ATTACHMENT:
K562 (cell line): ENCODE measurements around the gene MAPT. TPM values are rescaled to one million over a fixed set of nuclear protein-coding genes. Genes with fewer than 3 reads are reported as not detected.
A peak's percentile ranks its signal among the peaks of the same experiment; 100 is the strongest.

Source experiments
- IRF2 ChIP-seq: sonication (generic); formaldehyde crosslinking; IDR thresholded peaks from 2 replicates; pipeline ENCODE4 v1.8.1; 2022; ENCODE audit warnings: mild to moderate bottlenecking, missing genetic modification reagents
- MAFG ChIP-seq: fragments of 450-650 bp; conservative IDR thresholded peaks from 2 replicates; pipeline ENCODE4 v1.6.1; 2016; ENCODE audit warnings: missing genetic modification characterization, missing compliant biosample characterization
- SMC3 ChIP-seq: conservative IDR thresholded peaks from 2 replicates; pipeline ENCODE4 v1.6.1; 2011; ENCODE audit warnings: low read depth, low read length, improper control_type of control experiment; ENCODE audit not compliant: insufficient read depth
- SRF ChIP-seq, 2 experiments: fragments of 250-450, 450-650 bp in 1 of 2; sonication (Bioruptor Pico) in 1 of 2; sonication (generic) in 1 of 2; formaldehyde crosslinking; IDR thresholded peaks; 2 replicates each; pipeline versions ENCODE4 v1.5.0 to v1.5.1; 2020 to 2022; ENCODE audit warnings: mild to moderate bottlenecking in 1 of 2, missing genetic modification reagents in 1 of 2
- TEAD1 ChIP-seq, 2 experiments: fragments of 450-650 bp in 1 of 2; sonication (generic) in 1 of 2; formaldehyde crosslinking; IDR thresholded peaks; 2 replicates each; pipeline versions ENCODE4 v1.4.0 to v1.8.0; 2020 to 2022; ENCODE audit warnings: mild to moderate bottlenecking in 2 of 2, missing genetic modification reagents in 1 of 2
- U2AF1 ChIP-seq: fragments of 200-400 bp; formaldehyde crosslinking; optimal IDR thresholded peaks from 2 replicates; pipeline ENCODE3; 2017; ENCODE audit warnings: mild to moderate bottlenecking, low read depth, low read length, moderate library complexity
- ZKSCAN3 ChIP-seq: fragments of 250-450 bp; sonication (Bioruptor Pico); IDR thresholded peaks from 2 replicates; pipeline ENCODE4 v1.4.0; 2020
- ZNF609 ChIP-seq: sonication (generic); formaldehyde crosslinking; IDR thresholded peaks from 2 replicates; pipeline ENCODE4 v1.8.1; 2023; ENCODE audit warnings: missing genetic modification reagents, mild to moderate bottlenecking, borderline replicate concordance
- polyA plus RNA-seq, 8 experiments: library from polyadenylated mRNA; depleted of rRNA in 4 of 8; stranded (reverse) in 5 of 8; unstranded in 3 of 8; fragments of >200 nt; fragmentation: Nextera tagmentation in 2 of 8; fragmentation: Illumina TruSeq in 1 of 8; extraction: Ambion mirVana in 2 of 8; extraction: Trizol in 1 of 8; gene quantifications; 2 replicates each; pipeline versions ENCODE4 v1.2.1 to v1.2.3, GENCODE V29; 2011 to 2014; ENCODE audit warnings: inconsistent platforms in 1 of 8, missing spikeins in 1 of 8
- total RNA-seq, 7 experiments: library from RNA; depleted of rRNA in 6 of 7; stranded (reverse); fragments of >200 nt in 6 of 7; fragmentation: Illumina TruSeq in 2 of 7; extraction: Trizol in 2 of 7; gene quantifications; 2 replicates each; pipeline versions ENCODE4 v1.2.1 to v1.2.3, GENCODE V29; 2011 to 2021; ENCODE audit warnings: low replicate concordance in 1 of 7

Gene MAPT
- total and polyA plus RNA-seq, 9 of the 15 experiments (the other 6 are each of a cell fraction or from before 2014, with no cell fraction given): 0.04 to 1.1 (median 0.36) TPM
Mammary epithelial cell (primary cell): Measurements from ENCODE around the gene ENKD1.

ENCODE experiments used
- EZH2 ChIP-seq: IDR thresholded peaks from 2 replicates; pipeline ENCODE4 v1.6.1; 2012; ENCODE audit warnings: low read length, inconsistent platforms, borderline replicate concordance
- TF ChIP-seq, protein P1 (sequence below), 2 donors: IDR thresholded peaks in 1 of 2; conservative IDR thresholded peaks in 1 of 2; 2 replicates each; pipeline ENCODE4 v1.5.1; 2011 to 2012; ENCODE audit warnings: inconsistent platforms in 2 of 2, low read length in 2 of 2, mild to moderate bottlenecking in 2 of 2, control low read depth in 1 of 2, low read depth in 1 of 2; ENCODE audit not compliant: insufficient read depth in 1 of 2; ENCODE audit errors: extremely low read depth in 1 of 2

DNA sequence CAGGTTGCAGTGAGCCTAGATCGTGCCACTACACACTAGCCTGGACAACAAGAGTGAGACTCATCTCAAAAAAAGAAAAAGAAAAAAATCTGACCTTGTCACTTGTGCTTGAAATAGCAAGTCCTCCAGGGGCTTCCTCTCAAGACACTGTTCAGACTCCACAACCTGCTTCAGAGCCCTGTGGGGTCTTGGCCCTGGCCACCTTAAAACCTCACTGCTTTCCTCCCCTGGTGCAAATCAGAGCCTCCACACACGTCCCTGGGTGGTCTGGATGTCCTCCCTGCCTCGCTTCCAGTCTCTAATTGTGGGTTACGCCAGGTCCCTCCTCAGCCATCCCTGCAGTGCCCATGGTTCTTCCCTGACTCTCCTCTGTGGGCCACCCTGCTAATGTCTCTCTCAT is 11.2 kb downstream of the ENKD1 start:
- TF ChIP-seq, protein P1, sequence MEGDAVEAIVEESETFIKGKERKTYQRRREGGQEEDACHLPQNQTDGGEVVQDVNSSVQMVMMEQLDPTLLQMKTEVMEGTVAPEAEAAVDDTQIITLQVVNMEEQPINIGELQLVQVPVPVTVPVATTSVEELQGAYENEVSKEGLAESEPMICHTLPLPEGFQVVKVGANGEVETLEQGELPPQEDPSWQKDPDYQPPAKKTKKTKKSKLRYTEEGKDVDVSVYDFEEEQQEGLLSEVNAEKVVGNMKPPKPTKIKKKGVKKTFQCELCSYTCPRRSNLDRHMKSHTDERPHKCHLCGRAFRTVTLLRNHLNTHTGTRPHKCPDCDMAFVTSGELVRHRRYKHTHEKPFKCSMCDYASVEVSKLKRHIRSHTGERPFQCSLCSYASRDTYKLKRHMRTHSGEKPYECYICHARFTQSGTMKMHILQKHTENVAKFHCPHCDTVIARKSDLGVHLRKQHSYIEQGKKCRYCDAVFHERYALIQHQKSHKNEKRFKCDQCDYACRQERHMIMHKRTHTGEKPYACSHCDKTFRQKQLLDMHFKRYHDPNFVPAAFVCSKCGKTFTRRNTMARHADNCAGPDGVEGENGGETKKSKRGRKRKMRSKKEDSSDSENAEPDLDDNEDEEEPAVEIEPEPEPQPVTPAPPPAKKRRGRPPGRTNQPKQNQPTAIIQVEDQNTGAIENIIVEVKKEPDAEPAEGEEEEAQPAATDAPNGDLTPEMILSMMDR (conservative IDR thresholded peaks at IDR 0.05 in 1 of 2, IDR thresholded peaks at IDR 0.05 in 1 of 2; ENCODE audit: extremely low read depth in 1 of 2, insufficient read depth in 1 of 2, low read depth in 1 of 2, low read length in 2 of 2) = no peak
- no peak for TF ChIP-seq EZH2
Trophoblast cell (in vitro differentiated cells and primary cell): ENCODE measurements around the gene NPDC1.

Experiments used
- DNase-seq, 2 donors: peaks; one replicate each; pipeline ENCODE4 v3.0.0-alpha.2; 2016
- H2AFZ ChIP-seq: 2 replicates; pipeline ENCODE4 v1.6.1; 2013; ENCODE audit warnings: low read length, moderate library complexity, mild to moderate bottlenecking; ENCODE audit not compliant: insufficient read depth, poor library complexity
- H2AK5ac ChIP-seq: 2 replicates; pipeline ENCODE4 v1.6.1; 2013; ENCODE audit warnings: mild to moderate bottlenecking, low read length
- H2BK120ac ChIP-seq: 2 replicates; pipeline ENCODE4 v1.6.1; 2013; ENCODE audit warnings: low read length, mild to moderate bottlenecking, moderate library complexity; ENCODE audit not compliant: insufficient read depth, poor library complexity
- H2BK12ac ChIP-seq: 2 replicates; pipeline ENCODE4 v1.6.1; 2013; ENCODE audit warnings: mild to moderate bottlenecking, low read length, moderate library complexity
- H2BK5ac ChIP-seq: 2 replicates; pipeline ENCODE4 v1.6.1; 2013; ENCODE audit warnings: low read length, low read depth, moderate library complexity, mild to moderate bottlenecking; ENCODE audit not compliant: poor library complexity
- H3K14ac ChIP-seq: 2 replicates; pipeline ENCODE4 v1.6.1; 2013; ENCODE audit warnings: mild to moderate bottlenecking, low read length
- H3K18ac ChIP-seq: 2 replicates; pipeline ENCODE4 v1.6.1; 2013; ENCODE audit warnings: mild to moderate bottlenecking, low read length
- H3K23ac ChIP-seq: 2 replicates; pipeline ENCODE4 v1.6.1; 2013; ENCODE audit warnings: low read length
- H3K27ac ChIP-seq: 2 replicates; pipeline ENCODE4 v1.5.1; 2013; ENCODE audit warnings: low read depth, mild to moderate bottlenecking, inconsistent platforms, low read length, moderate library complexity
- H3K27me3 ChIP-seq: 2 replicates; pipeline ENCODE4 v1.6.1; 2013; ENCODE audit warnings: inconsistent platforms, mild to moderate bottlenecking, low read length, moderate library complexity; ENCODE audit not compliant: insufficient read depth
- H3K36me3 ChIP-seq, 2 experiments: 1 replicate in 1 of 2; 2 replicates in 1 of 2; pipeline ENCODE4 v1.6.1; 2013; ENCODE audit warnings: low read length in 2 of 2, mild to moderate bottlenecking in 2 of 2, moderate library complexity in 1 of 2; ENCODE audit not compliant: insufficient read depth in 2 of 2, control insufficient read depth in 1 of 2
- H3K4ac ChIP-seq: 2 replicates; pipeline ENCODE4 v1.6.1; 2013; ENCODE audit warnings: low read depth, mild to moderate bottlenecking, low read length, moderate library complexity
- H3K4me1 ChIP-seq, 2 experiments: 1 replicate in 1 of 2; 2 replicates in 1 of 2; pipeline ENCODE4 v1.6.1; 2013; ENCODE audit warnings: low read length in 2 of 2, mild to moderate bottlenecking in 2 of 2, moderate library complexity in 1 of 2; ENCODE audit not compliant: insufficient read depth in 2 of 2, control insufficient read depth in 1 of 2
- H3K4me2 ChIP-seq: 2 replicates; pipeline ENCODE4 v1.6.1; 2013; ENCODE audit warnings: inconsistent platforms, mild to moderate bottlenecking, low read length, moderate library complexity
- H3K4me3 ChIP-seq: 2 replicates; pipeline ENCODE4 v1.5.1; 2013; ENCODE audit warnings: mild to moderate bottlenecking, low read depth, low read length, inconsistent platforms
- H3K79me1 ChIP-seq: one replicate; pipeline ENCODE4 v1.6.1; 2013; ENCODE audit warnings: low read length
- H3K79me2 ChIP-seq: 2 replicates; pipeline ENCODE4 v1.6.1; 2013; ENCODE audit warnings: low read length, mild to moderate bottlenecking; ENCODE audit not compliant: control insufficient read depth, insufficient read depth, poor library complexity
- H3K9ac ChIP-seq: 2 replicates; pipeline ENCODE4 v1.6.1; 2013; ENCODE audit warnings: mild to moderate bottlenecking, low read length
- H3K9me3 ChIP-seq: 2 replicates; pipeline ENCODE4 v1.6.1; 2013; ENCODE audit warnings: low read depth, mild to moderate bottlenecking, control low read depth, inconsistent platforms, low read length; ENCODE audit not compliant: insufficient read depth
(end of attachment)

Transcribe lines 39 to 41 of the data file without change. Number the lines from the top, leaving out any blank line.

- H3K4me2 ChIP-seq: 2 replicates; pipeline ENCODE4 v1.6.1; 2013; ENCODE audit warnings: inconsistent platforms, mild to moderate bottlenecking, low read length, moderate library complexity
- H3K4me3 ChIP-seq: 2 replicates; pipeline ENCODE4 v1.5.1; 2013; ENCODE audit warnings: mild to moderate bottlenecking, low read depth, low read length, inconsistent platforms
- H3K79me1 ChIP-seq: one replicate; pipeline ENCODE4 v1.6.1; 2013; ENCODE audit warnings: low read length